The inert carrier and the magnesium/titanium/electron donor precursor composition may also be mechanically mixed which mixing is effected by blending these materials together using conventional techniques. The blended ratio is also in a weight ratio range of about 0.033:1 to 1:1, and preferably about 0.1:1 to 0.33:1, parts of magnesium/titanium/electron donor composite per part by weight of carrier material.

When thus made as disclosed above the blended or impregnated precursor has the formula

Mg.sub.m TiX.sub.p [ED].sub.q

wherein

X is selected from the group consisting of Cl, Br, I, and mixtures thereof,

ED is an electron donor compound,

m is 0.5 to 56, preferably 1.5 to 5,

p is 4 to 115, preferably 6 to 14, and

q is 3 to 85, preferably 3 to 10.

In accordance with the invention, the blended or impregnated precursor prepared as described above is subsequently heated at temperatures in the range of 140° to 200° C., preferably 150°-175° C., prior to activation. The precursor composition is kept at this temperature for a sufficient time to reduce electron donor levels by at least 20 percent to about 80 percent below the level achieved after drying to constant weight, more preferably 30 to 75 percent, and most preferably 50 to 75 percent. Generally heating times of 1 to 3 hours are sufficient, although longer or shorter times may be used. It has been observed that when lower temperatures are used, no electron donor may be removed and activity is unaffected; at higher temperatures, too much electron donor may be removed and activity drops.

Heating can be accomplished by any convenient means. The precursor can be heated in a vessel, preferably with agitation, or in a fluidized bed, or by being passed through a heated zone. It is preferred that a stream of inert gas be passed through the system but this is not necessary provided that the precursor is protected from oxygen and moisture. The removal of the electron donor can be carried out at any pressure from vacuum to above atmospheric, but atmospheric pressure is preferred.

Activation of Precursor

In order to be used in the process of the present invention the impregnated precursor composition must be fully or completely activated, that is, it must be treated with sufficient activator compound to transform the Ti atoms in the precursor to an active state.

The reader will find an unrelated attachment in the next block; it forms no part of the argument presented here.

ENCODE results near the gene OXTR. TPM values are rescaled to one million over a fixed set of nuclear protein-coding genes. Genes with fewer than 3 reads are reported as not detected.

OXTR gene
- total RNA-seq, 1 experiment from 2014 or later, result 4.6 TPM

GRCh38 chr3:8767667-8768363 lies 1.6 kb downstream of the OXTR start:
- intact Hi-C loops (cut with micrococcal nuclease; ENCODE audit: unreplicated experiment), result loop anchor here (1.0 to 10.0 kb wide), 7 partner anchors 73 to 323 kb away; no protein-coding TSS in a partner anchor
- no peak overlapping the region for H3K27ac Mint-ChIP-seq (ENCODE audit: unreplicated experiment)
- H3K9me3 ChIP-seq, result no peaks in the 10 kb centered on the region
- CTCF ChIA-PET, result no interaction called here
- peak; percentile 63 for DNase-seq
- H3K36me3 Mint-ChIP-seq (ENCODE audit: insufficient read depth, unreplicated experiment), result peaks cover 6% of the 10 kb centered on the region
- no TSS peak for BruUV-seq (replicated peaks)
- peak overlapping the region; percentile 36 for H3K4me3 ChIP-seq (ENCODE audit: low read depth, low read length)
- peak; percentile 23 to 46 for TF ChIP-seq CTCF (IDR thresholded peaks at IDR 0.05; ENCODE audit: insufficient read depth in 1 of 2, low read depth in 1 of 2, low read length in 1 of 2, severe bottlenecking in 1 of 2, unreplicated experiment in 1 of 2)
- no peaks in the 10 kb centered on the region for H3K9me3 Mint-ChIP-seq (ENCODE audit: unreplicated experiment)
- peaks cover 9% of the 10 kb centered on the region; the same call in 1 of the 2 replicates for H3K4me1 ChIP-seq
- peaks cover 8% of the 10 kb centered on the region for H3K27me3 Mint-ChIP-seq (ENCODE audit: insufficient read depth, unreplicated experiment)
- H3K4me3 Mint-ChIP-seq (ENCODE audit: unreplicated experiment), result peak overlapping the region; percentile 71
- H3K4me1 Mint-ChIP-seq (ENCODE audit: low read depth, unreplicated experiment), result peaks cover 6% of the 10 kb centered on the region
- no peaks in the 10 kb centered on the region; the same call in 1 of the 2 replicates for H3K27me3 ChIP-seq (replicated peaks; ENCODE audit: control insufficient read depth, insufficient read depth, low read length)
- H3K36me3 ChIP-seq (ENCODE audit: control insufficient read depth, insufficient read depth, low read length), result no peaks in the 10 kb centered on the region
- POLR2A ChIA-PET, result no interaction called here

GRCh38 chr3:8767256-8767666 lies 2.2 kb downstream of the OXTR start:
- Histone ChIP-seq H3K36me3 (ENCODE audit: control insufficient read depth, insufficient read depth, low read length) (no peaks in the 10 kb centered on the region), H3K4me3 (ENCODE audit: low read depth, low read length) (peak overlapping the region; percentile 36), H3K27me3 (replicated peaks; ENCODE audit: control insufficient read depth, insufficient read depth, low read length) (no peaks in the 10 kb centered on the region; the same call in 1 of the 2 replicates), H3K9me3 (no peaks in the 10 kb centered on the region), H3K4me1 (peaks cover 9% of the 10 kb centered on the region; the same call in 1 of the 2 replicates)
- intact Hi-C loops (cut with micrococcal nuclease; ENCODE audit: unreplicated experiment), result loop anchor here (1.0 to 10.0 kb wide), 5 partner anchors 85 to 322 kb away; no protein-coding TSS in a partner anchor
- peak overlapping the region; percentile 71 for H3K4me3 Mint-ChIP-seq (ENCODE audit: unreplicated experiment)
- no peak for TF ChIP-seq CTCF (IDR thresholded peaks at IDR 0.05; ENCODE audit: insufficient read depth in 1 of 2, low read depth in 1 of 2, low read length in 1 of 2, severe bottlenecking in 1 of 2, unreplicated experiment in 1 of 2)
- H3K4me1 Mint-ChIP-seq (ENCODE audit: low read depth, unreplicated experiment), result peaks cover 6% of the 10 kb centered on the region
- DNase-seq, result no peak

If a fluid bed polymerization is used, it has been found that, in order to prepare a more useful catalyst it is necessary to conduct the activation in such a way that, at least the final activation stage must be conducted in the absence of solvent so as to avoid the need for drying the fully active catalyst to remove solvent therefrom. If polymerization is to be effected in solution or in a slurry, it is, of course, unnecessary to conduct the final activation of the precursor in the absence of solvent. In such polymerizations, activation may be conducted directly in the liquid polymerization medium.

Two procedures have been developed for fluid bed polymerizations to effect the final activation of the precursor in the absence of solvent.

In one procedure, the precursor is completely activated, outside the reactor, in the absence of solvent, by dry blending the impregnated precursor with the activator compound. In this dry blending procedure, the activator compound is used while impregnated in a carrier material. In this procedure the fully activated precursor is prepared without having to heat the composition above 50° C. prior to feeding it to the polymerization reactor.

In the second, and preferred of such catalyst activation procedures, the precursor is partially activated outside the polymerization reactor with enough activator compound so as to provide a partially activated precursor composition which has an activator compound/Ti molar ratio of greater than 0 but no more than 10, and preferably of about 0.5 to 8:1. This partial activation reaction is preferably carried out in a hydrocarbon solvent slurry followed by drying of the resulting mixture, to remove the solvent, at temperatures between 20° C. to 80° C., and preferably between 50° C. and 70° C. The resulting product can be readily fed to the polymerization reactor where the activation is completed with additional activator compound which can be the same or a different compound.